By Robert Barnes
Washington Post Staff Writer
Sunday, January 30, 2011; 6:22 PM
Sometimes the Supreme Court simply decides cases and sometimes it seems to have something bigger in mind. In the past two weeks, it has been in scold mode, and its target has been the U.S. Court of Appeals for the 9th Circuit.
In five straight cases, the court has rejected the work of the San Francisco-based court without a single affirmative vote from a justice. The nation's largest court, stretching from Montana to Hawaii, the 9th has jurisdiction over nearly 20 percent of the nation's citizens. Not surprisingly, it routinely supplies the largest portion of the cases the court reviews each term.
As the most liberal circuit in the land, its work quite often is at odds with an increasingly conservative Supreme Court.
But some of the recent reversals have been delivered with a lash that those who closely watch the courts say reflects more than just a disagreement of law.
"They seem to do that every now and then," said University of Pittsburgh law professor Arthur D. Hellman, an authority on the federal circuits with a particular interest in the 9th. He was referring to the "combination of a cluster of decisions and language meant to send a message."
The cases overturned have included an obscure case involving credit cards as well as the federal government's right to conduct detailed background checks on its contract employees.
But the pointed language came in criminal cases, where the justices said 9th Circuit judges were inserting themselves into cases where they had no business. One concerned California's parole system and two others were habeas claims, in which prisoners challenge their trials and their lawyers' performances.
Justice Anthony M. Kennedy said federal judges have an important duty in considering whether defendants' rights are protected, but that judges must honor the high obstacles the Supreme Court has set before second-guessing and overturning a conviction.
"Confidence in the writ [of habeas corpus] and the law it vindicates [is] undermined if there is a judicial disregard for the sound and established principles that inform its proper issuance," Kennedy wrote in one of the cases, Harrington v. Richter .
"That judicial disregard is inherent in the opinion of the Court of Appeals for the 9th Circuit."
Kennedy is the only veteran of the 9th Circuit on the Supreme Court and he serves as its designated justice. That Chief Justice John G. Roberts Jr. assigned the decision to Kennedy was another way to send a message, Hellman said.
Hellman said the reversals reflect "primarily a difference that fits into the liberal-conservative dichotomy" between the circuit and the high court. It dates to the court's expansion in the late 1970s, when President Jimmy Carter was able to name about three-quarters of the court's judges. "That really set the pattern that continues today," Hellman added.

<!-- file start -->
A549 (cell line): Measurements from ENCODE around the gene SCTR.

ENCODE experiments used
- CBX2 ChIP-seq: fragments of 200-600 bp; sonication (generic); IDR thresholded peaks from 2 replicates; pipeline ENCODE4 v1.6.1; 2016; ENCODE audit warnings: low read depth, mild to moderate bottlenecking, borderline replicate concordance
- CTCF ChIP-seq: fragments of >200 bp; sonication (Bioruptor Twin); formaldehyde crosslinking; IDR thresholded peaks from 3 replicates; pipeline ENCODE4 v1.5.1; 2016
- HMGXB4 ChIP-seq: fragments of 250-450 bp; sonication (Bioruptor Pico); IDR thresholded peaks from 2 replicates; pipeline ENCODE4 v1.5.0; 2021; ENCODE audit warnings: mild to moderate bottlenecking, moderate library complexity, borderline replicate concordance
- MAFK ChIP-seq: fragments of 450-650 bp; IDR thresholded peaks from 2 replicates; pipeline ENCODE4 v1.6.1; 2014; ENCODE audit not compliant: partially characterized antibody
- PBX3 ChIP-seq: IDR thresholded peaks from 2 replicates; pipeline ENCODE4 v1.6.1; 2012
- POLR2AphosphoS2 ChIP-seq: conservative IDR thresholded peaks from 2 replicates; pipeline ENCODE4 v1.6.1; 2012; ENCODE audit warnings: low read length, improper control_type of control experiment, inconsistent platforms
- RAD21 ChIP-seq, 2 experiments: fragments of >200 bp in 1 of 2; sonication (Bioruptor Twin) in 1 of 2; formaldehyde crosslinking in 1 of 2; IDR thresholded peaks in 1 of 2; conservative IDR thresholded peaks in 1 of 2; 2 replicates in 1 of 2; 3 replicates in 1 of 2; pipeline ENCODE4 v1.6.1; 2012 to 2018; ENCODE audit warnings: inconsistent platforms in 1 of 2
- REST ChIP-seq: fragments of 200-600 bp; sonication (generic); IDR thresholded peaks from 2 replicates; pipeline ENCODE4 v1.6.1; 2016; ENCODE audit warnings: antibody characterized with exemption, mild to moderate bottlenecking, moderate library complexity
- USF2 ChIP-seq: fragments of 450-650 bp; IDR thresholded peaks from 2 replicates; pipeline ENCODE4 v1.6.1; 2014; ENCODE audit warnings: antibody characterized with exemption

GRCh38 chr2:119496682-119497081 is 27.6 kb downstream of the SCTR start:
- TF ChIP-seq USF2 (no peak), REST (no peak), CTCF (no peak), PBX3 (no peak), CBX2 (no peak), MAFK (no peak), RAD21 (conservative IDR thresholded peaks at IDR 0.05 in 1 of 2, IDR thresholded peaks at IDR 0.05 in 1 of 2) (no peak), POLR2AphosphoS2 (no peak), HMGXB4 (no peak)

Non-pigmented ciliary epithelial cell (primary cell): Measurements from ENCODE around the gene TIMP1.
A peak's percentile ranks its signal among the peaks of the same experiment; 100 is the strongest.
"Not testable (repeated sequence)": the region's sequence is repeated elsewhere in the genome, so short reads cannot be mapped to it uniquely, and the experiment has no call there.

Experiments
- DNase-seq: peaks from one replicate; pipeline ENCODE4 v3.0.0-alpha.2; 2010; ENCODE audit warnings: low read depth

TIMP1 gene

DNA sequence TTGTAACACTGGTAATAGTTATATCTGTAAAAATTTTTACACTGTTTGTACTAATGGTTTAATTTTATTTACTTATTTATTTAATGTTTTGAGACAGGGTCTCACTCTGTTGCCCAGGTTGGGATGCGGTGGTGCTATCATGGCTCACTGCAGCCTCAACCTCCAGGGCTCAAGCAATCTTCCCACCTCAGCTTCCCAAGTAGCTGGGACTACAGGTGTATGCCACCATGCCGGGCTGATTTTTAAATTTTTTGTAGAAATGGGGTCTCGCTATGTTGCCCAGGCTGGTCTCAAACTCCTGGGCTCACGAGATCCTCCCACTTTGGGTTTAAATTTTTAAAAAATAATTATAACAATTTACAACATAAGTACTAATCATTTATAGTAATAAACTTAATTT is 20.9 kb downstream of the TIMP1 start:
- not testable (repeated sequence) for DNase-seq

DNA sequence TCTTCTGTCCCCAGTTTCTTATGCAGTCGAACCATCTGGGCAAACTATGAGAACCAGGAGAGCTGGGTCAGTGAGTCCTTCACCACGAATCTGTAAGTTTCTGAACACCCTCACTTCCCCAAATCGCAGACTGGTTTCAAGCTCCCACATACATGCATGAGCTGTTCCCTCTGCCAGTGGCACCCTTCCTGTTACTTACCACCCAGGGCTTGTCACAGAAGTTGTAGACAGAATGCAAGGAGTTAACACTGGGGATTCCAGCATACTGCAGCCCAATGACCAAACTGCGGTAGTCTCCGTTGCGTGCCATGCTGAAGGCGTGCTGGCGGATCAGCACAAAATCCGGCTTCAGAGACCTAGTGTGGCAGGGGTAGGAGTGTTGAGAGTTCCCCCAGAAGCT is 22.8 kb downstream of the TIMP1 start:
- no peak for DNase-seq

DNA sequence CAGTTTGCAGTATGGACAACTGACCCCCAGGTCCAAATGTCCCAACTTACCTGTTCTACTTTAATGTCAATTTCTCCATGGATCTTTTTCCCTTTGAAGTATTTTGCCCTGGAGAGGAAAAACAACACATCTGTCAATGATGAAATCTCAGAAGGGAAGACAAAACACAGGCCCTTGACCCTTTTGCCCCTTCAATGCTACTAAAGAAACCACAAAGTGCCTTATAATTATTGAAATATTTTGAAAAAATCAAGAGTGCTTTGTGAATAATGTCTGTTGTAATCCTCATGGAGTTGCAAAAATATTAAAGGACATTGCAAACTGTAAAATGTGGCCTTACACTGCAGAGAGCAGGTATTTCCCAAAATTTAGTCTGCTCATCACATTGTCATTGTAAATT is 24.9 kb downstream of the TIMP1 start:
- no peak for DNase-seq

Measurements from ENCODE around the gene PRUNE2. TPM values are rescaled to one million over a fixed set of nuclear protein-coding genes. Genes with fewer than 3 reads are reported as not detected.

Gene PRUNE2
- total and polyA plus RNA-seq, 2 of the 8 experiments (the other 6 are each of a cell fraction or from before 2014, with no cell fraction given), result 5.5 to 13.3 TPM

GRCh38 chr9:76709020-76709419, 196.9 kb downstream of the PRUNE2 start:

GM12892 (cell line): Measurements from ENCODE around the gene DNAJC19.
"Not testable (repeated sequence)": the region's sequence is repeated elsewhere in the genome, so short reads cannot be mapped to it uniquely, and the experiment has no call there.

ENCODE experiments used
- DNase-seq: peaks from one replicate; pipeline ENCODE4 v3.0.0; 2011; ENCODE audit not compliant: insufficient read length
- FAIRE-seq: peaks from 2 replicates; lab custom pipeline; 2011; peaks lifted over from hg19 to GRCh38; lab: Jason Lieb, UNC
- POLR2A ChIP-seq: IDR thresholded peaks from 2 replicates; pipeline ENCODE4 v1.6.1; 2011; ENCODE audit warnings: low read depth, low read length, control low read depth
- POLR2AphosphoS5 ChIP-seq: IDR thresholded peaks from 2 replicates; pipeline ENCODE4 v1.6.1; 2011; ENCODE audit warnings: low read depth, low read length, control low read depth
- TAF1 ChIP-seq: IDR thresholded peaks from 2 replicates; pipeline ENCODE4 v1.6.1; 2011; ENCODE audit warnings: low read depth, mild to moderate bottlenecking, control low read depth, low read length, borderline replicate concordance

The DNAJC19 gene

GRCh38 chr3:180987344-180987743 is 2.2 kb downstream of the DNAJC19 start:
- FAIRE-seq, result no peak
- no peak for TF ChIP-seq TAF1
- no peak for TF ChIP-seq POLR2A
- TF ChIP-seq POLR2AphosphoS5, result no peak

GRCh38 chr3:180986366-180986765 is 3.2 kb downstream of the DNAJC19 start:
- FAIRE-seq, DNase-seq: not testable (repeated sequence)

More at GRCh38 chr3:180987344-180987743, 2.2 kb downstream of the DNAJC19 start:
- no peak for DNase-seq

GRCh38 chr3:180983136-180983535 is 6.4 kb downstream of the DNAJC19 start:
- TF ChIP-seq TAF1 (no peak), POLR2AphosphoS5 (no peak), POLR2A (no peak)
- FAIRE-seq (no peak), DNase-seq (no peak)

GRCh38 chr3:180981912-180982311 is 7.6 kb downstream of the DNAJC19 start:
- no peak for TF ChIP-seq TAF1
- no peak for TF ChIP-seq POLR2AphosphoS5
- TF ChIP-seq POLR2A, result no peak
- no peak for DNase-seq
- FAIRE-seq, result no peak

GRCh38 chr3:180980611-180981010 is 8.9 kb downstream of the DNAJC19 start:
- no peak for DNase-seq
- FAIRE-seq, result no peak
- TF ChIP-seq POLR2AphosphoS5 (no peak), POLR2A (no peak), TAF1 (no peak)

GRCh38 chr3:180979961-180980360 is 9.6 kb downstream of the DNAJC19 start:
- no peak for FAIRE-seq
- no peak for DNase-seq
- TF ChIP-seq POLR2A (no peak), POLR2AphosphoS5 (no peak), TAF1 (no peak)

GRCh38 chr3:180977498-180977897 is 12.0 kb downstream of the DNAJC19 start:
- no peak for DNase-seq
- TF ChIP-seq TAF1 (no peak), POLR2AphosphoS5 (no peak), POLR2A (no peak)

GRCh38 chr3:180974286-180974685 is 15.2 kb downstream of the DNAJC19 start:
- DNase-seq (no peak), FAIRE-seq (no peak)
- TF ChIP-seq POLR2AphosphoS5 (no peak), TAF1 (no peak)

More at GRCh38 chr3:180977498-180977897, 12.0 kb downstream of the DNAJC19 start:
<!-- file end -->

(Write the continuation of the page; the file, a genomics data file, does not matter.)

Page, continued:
Stanford Law School professor Jeffrey L. Fisher , who argues before both courts, said he does not believe 9th Circuit judges are trying to "flout" the decisions of the Supreme Court. But he acknowledges a difference in approach that often leads to reversals.
No judge more personifies the 9th Circuit's approach than 79-year-oldStephen Reinhardt, widely considered to be the nation's most liberal appeals court judge.
Reinhardt has outraged conservatives with decisions ranging from his belief that the words "under God" in the Pledge of Allegiance are unconstitutional to his more recent refusal to recuse himself from the circuit panel considering same-sex marriage.
Those opposed to the unions said Reinhardt should not be hearing the case because his wife was the longtime director of the American Civil Liberties Union in Southern California, which had taken sides in the case.
So conservatives were delighted that the three recent decisions that earned the tough language from the court all were written by Reinhardt.
"It's not personal but it's not quite coincidental either," said Hellman. He said conservative law clerks who review petitions to the court are likely on alert for government requests to overturn criminal procedure decisions from the 9th. "A Reinhardt opinion granting habeas gets extra scrutiny," Hellman said.
Fisher, a former Reinhardt clerk, defends his old boss. No appellate judge acts alone, he notes, and the cases the Supreme Court criticized contained a unanimous panel decision and one opinion affirmed by the 9th sitting en banc.
Hellman notes that the number of cases overturned from the 9th reflect only a tiny portion of the cases it decides. And last year, the Supreme Court affirmed 29 percent of the cases it reviewed from the circuit, which was slightly above the affirmation rate of the rest of its docket (the U.S. Court of Appeals for the 6th Circuit was last year's big loser).
But Hellman said one prediction about the 9th is inevitable: "We'll see more reversals before the term is up, of that you can be sure."